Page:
Additional contributors to the study include Il-Sang Yoon, Eunice Chen and Edward H. Koo, of UC San Diego Department of Neurosciences; and Elizabetta Bianchi from the Institut Pasteur in Paris.

This work was supported in part by the American Health Assistance Foundation, the Alzheimer's Association, and the National Institutes of Health, National Institute on Aging.


Story Source:

The above story is based on materials provided by University of California - San Diego. Note: Materials may be edited for content and length.


Cite This Page:

University of California - San Diego. "Novel Role Of Protein In Generating Amyloid-beta Peptide." ScienceDaily. ScienceDaily, 3 May 2009. <www.sciencedaily.com/releases/2009/04/090427193240.htm>.
University of California - San Diego. (2009, May 3). Novel Role Of Protein In Generating Amyloid-beta Peptide. ScienceDaily. Retrieved October 31, 2014 from www.sciencedaily.com/releases/2009/04/090427193240.htm
University of California - San Diego. "Novel Role Of Protein In Generating Amyloid-beta Peptide." ScienceDaily. www.sciencedaily.com/releases/2009/04/090427193240.htm (accessed October 31, 2014).

Share This



More Mind & Brain News

Friday, October 31, 2014

Featured Research

from universities, journals, and other organizations


Featured Videos

from AP, Reuters, AFP, and other news services

Studying Effects of Music on Dementia Patients

Studying Effects of Music on Dementia Patients

AP (Oct. 30, 2014) The University of Wisconsin-Milwaukee is studying the popular Music and Memory program to see if music, which helps improve the mood of Alzheimer's patients, can also reduce the use of prescription drugs for those suffering from dementia. (Oct. 30) Video provided by AP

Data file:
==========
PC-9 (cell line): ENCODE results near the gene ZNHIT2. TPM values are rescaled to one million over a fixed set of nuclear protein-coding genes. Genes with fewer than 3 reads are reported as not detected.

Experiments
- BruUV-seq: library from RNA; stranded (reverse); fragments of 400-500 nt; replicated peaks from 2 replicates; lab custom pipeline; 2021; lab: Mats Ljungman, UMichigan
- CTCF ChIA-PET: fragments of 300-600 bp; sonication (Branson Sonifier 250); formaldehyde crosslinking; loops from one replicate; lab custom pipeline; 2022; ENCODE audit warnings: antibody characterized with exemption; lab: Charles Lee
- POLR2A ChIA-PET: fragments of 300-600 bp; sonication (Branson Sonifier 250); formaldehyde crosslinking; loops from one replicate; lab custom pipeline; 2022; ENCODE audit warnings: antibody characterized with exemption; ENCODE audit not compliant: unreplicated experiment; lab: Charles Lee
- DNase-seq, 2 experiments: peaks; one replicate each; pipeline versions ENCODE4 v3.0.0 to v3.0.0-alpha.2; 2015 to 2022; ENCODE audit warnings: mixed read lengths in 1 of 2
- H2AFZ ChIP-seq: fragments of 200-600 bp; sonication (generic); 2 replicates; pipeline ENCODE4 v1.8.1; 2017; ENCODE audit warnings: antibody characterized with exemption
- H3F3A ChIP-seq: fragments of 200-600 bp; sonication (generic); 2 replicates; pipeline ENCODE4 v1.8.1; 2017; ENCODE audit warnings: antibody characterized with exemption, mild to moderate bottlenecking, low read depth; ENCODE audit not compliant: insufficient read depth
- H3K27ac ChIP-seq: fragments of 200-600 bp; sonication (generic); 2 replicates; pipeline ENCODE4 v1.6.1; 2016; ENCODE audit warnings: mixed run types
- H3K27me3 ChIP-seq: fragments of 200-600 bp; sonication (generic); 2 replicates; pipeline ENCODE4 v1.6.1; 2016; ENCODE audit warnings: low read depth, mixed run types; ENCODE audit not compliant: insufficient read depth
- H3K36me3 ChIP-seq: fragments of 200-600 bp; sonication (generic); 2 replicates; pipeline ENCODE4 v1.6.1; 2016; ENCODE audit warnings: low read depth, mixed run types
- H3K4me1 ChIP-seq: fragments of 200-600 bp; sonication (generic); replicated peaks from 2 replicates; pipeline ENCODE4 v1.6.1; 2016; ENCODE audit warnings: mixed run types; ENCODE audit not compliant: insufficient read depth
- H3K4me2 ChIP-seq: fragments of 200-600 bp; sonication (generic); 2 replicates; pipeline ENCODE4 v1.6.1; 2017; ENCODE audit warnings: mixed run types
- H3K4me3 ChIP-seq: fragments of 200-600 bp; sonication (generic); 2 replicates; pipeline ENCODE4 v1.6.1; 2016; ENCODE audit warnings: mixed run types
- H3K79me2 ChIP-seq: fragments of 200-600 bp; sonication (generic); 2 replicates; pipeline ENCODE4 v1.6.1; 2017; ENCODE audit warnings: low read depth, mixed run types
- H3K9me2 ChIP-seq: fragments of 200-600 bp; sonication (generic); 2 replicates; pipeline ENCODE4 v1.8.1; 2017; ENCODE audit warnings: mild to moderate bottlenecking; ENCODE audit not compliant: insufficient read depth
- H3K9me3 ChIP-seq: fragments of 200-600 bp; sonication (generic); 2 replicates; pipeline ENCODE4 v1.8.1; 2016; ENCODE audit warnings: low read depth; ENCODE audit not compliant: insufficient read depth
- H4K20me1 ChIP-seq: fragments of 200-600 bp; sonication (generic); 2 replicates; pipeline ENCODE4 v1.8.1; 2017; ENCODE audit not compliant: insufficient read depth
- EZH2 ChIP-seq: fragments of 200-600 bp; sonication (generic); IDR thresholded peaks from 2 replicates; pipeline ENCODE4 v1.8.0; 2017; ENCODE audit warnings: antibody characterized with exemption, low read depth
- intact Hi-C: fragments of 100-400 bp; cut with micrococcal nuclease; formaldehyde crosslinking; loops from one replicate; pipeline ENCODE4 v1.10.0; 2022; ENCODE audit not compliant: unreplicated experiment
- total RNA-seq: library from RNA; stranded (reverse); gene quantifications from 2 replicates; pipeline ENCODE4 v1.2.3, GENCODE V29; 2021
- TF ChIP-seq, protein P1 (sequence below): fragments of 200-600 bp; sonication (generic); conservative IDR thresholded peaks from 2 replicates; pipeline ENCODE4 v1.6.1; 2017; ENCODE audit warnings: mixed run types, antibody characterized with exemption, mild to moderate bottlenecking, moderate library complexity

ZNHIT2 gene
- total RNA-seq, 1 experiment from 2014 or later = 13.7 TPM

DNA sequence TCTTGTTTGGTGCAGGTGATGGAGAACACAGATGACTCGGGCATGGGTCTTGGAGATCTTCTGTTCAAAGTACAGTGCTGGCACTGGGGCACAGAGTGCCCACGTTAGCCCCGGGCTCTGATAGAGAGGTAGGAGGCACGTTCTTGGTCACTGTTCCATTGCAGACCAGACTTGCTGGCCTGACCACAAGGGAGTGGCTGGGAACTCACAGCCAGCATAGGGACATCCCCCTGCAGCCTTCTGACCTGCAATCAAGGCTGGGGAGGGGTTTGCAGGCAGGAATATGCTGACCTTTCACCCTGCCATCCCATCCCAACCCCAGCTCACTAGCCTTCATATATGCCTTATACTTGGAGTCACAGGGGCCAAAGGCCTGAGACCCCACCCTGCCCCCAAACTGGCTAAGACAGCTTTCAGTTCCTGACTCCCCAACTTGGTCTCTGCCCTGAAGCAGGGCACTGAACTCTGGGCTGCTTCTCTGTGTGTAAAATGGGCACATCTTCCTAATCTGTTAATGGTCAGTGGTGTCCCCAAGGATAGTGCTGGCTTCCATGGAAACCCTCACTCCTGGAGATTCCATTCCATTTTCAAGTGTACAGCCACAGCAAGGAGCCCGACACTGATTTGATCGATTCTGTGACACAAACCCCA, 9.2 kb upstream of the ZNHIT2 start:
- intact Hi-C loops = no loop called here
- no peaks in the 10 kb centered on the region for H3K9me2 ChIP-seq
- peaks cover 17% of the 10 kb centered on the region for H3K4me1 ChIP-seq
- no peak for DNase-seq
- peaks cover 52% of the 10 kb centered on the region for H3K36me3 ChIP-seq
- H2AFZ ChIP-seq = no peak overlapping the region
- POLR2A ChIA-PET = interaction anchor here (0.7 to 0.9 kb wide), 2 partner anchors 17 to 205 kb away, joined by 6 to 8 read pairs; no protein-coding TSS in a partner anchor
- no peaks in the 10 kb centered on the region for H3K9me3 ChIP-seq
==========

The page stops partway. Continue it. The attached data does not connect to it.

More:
Powered by NewsLook.com
Techy Tots Are Forefront of London's Baby Show

Techy Tots Are Forefront of London's Baby Show

AP (Oct. 28, 2014) Moms and Dads get a more hands-on approach to parenting with tech-centric products for raising their little ones. (Oct. 28) Video provided by AP
Powered by NewsLook.com
Cocoa Could Be As Good For Memory As It Is For A Sweet Tooth

Cocoa Could Be As Good For Memory As It Is For A Sweet Tooth

Newsy (Oct. 27, 2014) Researchers have come up with another reason why dark chocolate is good for your health. A substance in the treat can reportedly help with memory. Video provided by Newsy
Powered by NewsLook.com
Five-Year-Olds Learn Coding as Britain Eyes Digital Future

Five-Year-Olds Learn Coding as Britain Eyes Digital Future

AFP (Oct. 27, 2014) Coding has become compulsory for children as young as five in schools across the UK. Making it the first major world economy to overhaul its IT teaching and put programming at its core. Duration: 02:19 Video provided by AFP
Powered by NewsLook.com

Search ScienceDaily

Number of stories in archives: 140,361

Find with keyword(s):
Enter a keyword or phrase to search ScienceDaily for related topics and research stories.

Save/Print:
Share:

Breaking News:

Strange & Offbeat Stories


Health & Medicine

Mind & Brain

Living & Well

In Other News

... from NewsDaily.com

Science News

Health News

Environment News

Technology News



Save/Print:
Share:

Free Subscriptions


Get the latest science news with ScienceDaily's free email newsletters, updated daily and weekly. Or view hourly updated newsfeeds in your RSS reader:

Get Social & Mobile


Keep up to date with the latest news from ScienceDaily via social networks and mobile apps:

Have Feedback?


Tell us what you think of ScienceDaily -- we welcome both positive and negative comments. Have any problems using the site? Questions?
Mobile: iPhone Android Web
Follow: Facebook Twitter Google+
Subscribe: RSS Feeds Email Newsletters
Latest Headlines Health & Medicine Mind & Brain Space & Time Matter & Energy Computers & Math Plants & Animals Earth & Climate Fossils & Ruins